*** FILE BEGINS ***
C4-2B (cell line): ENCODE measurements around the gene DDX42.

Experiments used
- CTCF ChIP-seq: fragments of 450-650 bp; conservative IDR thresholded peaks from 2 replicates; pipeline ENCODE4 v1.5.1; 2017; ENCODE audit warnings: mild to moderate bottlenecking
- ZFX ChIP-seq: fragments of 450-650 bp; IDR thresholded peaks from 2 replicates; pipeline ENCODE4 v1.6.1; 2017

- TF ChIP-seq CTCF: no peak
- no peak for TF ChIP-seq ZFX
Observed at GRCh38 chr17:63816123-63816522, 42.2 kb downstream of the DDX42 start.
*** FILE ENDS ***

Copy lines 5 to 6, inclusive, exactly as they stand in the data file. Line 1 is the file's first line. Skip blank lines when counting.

- TF ChIP-seq CTCF: no peak
- no peak for TF ChIP-seq ZFX